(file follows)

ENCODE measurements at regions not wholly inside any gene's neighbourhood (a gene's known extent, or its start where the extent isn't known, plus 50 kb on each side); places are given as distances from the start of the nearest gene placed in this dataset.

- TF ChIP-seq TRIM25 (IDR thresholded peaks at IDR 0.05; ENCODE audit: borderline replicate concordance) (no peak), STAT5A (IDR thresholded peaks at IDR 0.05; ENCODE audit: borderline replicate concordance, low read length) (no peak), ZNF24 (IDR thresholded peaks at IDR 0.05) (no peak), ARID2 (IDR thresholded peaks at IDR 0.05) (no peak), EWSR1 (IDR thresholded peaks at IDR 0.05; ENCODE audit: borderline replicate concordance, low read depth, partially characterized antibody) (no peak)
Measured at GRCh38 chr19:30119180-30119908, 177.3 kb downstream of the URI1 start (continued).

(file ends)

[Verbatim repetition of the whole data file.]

ENCODE measurements at regions not wholly inside any gene's neighbourhood (a gene's known extent, or its start where the extent isn't known, plus 50 kb on each side); places are given as distances from the start of the nearest gene placed in this dataset.

- TF ChIP-seq TRIM25 (IDR thresholded peaks at IDR 0.05; ENCODE audit: borderline replicate concordance) (no peak), STAT5A (IDR thresholded peaks at IDR 0.05; ENCODE audit: borderline replicate concordance, low read length) (no peak), ZNF24 (IDR thresholded peaks at IDR 0.05) (no peak), ARID2 (IDR thresholded peaks at IDR 0.05) (no peak), EWSR1 (IDR thresholded peaks at IDR 0.05; ENCODE audit: borderline replicate concordance, low read depth, partially characterized antibody) (no peak)
Measured at GRCh38 chr19:30119180-30119908, 177.3 kb downstream of the URI1 start (continued).